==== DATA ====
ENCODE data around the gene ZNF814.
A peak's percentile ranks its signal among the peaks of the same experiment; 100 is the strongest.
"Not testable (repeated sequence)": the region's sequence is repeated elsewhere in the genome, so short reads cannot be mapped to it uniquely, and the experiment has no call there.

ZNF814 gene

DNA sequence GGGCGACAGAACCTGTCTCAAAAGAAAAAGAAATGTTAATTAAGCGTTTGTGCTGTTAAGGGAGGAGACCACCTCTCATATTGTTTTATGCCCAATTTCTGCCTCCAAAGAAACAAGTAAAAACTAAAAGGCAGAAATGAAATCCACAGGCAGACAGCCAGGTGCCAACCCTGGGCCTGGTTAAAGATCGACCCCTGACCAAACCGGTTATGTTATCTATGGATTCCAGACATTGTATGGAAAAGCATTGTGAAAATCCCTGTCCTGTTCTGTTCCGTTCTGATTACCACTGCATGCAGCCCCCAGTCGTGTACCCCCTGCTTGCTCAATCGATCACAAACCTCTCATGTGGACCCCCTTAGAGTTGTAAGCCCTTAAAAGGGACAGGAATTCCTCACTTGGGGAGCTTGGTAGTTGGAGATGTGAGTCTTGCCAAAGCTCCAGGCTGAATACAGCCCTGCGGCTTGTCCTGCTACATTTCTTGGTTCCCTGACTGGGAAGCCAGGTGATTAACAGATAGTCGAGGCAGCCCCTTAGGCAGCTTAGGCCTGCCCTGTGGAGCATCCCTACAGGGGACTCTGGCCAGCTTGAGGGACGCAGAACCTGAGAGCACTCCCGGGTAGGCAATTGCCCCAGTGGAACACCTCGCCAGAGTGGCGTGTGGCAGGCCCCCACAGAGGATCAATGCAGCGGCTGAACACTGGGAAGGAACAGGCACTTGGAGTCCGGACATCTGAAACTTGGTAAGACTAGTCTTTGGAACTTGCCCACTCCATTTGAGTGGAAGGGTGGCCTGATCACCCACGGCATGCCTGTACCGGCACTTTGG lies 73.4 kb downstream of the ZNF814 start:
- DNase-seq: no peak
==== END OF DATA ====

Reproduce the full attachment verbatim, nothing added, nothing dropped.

ENCODE data around the gene ZNF814.
A peak's percentile ranks its signal among the peaks of the same experiment; 100 is the strongest.
"Not testable (repeated sequence)": the region's sequence is repeated elsewhere in the genome, so short reads cannot be mapped to it uniquely, and the experiment has no call there.

ZNF814 gene

DNA sequence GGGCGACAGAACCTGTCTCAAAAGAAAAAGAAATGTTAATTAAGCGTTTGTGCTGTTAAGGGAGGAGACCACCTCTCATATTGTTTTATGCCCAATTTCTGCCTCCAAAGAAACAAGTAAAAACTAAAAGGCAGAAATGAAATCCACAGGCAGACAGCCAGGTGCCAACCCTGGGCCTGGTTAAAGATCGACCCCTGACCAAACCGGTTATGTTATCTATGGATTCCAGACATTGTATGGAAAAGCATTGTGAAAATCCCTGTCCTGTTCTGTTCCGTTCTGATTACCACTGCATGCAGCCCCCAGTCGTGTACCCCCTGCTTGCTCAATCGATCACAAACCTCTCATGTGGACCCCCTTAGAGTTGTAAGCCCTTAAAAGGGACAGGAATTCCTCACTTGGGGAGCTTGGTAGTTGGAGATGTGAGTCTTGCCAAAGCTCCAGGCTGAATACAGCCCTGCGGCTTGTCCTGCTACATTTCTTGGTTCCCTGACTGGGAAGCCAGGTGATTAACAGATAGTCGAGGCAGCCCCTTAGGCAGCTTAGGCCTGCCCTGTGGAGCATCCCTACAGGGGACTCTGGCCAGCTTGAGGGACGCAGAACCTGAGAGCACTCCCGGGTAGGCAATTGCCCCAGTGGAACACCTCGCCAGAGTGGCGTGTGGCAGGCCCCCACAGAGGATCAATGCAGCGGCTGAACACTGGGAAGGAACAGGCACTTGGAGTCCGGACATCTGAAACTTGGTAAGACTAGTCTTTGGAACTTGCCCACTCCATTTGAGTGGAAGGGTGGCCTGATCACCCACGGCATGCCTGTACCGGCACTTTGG lies 73.4 kb downstream of the ZNF814 start:
- DNase-seq: no peak